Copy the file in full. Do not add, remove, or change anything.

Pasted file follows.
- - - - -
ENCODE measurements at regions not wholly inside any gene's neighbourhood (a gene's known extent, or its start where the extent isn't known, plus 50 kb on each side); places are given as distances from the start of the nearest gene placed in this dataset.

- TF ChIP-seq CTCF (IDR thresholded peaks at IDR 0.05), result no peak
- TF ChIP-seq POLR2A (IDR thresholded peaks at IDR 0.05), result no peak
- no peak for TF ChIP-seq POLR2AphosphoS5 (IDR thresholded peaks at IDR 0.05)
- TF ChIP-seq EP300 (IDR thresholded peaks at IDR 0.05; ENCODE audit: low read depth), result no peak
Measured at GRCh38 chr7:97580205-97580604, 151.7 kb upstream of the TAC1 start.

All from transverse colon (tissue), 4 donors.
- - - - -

ENCODE measurements at regions not wholly inside any gene's neighbourhood (a gene's known extent, or its start where the extent isn't known, plus 50 kb on each side); places are given as distances from the start of the nearest gene placed in this dataset.

- TF ChIP-seq CTCF (IDR thresholded peaks at IDR 0.05), result no peak
- TF ChIP-seq POLR2A (IDR thresholded peaks at IDR 0.05), result no peak
- no peak for TF ChIP-seq POLR2AphosphoS5 (IDR thresholded peaks at IDR 0.05)
- TF ChIP-seq EP300 (IDR thresholded peaks at IDR 0.05; ENCODE audit: low read depth), result no peak
Measured at GRCh38 chr7:97580205-97580604, 151.7 kb upstream of the TAC1 start.

All from transverse colon (tissue), 4 donors.